door lock

Guess my password game the 2014 edition

door lock

Guess my Password Game” was one of the first blog posts I wrote on Kids Privacy. I just finished reading an article about the top 10 passwords and discovered my kid had #4. Following the game, we had a little discussion on how setting a strong password for every account and on their phone is one of the best ways to keep information safe and secure. I think of it as teaching kids how to lock the front door. Passwords are the same. This is a kid’s first line defense to keep out identity thieves as well as mischievous friends.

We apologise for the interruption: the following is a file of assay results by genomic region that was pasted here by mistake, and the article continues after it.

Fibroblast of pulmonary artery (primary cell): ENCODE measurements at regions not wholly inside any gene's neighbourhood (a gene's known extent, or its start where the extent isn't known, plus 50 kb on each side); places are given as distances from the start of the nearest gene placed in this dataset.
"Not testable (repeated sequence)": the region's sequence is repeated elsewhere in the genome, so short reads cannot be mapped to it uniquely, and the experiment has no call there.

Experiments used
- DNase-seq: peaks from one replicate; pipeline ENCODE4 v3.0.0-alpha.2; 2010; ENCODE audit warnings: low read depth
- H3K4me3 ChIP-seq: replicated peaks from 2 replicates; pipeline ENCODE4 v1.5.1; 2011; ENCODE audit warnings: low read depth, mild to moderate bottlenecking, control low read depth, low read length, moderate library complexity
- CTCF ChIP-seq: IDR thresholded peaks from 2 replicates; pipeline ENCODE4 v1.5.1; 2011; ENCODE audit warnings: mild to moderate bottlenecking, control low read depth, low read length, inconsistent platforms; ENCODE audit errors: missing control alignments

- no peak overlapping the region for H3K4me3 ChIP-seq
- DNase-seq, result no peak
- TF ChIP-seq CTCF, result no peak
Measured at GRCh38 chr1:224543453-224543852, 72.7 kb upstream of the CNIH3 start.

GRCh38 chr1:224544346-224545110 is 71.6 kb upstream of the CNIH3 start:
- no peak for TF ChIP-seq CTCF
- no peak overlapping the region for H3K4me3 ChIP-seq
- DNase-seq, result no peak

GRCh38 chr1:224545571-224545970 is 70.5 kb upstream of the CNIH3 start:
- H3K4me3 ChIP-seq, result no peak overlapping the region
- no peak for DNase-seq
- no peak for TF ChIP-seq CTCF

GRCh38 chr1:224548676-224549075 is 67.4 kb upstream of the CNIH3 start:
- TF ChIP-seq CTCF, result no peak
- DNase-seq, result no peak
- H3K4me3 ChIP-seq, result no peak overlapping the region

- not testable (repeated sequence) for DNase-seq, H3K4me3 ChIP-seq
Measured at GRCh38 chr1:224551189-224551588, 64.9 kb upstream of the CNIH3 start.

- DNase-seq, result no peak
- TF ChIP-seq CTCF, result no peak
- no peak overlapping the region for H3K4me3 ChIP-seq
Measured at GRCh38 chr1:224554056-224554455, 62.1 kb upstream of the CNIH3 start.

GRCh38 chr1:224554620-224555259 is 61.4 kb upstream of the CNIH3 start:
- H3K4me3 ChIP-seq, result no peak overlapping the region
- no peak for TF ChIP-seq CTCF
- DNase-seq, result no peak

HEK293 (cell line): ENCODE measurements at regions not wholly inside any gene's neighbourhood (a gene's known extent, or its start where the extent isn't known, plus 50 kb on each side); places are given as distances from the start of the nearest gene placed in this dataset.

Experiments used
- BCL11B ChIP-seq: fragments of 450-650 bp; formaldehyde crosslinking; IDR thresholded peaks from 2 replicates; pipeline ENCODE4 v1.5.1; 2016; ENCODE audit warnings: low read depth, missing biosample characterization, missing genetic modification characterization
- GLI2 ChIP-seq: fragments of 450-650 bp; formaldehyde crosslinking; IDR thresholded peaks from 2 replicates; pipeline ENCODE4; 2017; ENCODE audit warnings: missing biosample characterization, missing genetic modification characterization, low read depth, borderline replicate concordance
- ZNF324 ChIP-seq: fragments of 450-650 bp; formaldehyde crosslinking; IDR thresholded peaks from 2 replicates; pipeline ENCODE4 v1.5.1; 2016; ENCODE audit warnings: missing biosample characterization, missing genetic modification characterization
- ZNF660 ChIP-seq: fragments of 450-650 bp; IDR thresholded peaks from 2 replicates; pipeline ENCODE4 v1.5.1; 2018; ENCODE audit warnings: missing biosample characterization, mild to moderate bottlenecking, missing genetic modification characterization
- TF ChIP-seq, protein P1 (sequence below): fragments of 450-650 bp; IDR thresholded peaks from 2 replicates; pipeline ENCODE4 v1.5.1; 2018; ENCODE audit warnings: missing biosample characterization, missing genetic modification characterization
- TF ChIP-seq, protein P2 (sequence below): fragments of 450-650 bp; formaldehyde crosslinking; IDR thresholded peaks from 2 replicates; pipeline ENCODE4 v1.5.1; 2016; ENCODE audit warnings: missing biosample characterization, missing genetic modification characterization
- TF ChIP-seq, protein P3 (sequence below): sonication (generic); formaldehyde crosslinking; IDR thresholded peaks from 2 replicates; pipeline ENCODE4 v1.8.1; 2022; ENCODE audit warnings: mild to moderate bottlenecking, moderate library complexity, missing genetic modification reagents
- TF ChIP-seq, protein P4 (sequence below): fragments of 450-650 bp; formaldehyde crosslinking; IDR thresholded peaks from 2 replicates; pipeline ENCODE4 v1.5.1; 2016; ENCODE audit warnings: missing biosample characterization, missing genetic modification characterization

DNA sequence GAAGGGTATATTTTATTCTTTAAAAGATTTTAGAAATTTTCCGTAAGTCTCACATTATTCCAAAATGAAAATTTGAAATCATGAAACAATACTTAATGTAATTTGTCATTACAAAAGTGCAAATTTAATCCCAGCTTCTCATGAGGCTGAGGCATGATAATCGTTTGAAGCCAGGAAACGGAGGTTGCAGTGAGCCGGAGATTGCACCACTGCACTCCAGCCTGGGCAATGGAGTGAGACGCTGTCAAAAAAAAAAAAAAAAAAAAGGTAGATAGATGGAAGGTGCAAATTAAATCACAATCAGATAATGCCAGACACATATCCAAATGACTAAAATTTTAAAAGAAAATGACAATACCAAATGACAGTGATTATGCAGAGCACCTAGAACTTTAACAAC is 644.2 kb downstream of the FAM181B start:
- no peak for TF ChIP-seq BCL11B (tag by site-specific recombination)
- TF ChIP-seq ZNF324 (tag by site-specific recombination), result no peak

Below are a few more helpful hints on passwords. And, if you want to play the password game, I have included the list of top 10 passwords for 2014.

4 Passwords Tips

  • Chunk it

I am taking a cybersecurity class online. Before taking this class, I thought my inability to memorize passwords had to do with my advancing age as well as far too many things to remember. Turns out it is not. The way our short-term memory is designed, we can generally only remember 3 – 4 pieces of information. This goes for kids as well as adults. So how does one set a strong password of 8 or more characters? Chunk it. Chunking is organizing a long password into meaningful pieces. An example would be using a date or initials divided by symbols such as AP&25*CL&18. This may look like a random series of letters, numbers and symbols but it is actually 4 pieces of memorable information.

  • Not one password to rule them all